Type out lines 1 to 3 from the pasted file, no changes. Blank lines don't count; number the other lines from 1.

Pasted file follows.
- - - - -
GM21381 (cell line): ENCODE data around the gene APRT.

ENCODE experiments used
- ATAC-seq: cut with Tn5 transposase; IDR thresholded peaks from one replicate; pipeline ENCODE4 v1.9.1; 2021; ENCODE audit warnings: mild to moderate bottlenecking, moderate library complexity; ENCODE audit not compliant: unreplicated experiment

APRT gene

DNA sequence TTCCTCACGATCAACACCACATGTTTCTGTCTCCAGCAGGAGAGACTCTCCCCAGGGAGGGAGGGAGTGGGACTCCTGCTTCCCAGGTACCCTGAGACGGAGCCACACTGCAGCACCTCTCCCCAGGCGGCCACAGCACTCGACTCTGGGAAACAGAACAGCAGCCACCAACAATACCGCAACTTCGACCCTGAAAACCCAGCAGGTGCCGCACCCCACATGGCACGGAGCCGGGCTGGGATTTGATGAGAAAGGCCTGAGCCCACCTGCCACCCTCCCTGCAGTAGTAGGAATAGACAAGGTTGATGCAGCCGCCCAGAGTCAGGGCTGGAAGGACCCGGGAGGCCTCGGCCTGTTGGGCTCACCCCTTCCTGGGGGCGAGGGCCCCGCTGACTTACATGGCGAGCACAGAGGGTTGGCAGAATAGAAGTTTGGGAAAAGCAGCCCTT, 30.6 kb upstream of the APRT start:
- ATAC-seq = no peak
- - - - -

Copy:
GM21381 (cell line): ENCODE data around the gene APRT.

ENCODE experiments used
- ATAC-seq: cut with Tn5 transposase; IDR thresholded peaks from one replicate; pipeline ENCODE4 v1.9.1; 2021; ENCODE audit warnings: mild to moderate bottlenecking, moderate library complexity; ENCODE audit not compliant: unreplicated experiment